About conversion and beginning again:

 

1426 Nevertheless the new life received in Christian initiation has not abolished the frailty and weakness of human nature, nor the inclination to sin that tradition calls concupiscence, which remains in the baptized … This is the struggle of conversion directed toward holiness and eternal life to which the Lord never ceases to call us.

 

1432  God gives us the strength to begin anew. It is in discovering the greatness of God’s love that our heart is … converted.

 

2015 The way of perfection passes by way of the Cross. There is no holiness without renunciation and spiritual battle. Spiritual progress … lead(s) to living in the peace and joy of the Beatitudes.

 

About bullying and detraction:

 

2476 When it is made publicly, a statement contrary to the truth takes on a particular gravity.

 

2477 Respect for the reputation of persons forbids every attitude and word likely to cause them unjust injury. He becomes guilty:
– of rash judgment who, even tacitly, assumes as true, without sufficient foundation, the moral fault of a neighbor;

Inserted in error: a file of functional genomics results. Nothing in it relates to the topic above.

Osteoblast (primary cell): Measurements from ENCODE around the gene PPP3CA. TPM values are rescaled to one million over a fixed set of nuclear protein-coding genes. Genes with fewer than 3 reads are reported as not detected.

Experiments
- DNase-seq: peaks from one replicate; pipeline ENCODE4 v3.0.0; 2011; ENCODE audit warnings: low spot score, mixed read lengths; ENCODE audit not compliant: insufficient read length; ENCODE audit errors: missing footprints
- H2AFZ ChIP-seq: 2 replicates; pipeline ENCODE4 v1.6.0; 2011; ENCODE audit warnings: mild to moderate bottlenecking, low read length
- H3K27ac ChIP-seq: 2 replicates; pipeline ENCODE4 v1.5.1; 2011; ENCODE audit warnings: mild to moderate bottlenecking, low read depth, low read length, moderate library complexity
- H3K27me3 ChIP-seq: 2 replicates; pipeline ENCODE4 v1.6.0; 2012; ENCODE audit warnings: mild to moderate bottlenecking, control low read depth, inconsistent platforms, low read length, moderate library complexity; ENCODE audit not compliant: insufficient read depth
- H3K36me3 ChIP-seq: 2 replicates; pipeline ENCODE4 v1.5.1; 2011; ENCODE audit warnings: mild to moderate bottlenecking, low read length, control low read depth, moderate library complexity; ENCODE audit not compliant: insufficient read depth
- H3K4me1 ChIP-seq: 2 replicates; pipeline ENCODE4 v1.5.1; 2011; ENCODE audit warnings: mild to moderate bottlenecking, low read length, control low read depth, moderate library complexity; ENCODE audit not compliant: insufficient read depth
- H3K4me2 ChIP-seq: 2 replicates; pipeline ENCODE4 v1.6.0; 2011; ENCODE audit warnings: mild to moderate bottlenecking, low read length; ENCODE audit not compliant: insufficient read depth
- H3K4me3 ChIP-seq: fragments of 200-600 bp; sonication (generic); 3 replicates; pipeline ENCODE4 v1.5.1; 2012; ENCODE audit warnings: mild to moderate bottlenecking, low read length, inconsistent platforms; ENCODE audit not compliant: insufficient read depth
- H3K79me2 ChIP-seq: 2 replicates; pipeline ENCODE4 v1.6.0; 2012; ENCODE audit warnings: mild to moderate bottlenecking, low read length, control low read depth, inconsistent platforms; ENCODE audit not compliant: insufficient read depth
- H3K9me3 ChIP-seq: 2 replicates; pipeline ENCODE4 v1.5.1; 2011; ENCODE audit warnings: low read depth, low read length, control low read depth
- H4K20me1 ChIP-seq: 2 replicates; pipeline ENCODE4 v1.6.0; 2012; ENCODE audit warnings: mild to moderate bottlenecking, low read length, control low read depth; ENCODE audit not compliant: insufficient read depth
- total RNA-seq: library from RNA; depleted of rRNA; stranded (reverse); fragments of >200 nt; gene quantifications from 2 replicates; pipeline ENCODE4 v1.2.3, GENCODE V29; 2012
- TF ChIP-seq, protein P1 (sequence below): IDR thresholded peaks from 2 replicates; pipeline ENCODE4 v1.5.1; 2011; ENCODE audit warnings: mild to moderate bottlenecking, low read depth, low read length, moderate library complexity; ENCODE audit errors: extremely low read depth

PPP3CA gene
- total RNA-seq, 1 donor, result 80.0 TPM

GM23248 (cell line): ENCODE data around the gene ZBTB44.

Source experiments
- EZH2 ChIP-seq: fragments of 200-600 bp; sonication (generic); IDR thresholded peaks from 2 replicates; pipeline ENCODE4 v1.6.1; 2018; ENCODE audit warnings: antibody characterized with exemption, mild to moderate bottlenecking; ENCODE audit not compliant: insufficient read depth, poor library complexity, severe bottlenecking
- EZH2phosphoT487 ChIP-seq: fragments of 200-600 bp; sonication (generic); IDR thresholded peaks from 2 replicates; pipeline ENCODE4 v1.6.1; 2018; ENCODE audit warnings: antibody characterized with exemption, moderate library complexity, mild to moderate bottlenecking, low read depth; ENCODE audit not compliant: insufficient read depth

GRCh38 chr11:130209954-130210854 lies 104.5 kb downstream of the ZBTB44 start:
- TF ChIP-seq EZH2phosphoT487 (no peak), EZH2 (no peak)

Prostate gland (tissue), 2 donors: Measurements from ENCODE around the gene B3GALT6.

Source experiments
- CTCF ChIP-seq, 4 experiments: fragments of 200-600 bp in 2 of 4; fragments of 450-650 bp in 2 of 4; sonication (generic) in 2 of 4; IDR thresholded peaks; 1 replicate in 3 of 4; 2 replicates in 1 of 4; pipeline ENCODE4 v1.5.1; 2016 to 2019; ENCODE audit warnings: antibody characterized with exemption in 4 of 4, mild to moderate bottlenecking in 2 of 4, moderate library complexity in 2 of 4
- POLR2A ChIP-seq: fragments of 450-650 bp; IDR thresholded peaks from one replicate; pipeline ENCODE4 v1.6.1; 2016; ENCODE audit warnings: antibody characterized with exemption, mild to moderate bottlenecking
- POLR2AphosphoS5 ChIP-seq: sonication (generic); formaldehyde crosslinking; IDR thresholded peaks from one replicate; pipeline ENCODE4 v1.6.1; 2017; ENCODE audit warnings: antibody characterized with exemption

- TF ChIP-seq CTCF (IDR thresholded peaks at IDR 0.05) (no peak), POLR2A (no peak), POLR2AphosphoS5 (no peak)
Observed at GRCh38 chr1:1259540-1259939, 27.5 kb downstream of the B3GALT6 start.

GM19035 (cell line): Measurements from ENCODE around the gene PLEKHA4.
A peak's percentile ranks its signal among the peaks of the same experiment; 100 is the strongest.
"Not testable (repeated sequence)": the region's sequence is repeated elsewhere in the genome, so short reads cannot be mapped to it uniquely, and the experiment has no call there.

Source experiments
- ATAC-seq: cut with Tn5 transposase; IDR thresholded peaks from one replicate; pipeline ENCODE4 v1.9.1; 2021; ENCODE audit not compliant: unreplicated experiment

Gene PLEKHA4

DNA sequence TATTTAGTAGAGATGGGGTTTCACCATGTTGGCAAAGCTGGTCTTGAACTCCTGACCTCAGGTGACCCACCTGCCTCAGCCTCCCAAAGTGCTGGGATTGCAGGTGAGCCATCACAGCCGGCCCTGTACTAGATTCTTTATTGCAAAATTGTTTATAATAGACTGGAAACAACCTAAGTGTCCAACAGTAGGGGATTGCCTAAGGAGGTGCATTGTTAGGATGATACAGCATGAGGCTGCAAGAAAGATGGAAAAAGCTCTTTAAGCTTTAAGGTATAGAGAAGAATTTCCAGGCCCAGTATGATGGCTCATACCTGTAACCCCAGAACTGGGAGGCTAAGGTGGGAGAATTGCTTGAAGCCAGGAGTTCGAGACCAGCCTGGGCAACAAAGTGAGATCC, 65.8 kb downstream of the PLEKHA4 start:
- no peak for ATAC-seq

– of detraction who, without objectively valid reason, discloses another’s faults and failings to persons who did not know them;
– of calumny who, by remarks contrary to the truth, harms the reputation of others and gives occasion for false judgments concerning them.

 

 

2478 To avoid rash judgment, everyone should be careful to interpret insofar as possible his neighbor’s thoughts, words, and deeds in a favorable way…

 

2486 Since it violates the virtue of truthfulness, a lie does real violence to another. … It contains the seed of discord and all consequent evils. Lying is destructive of society; it undermines trust among men and tears apart the fabric of social relationships.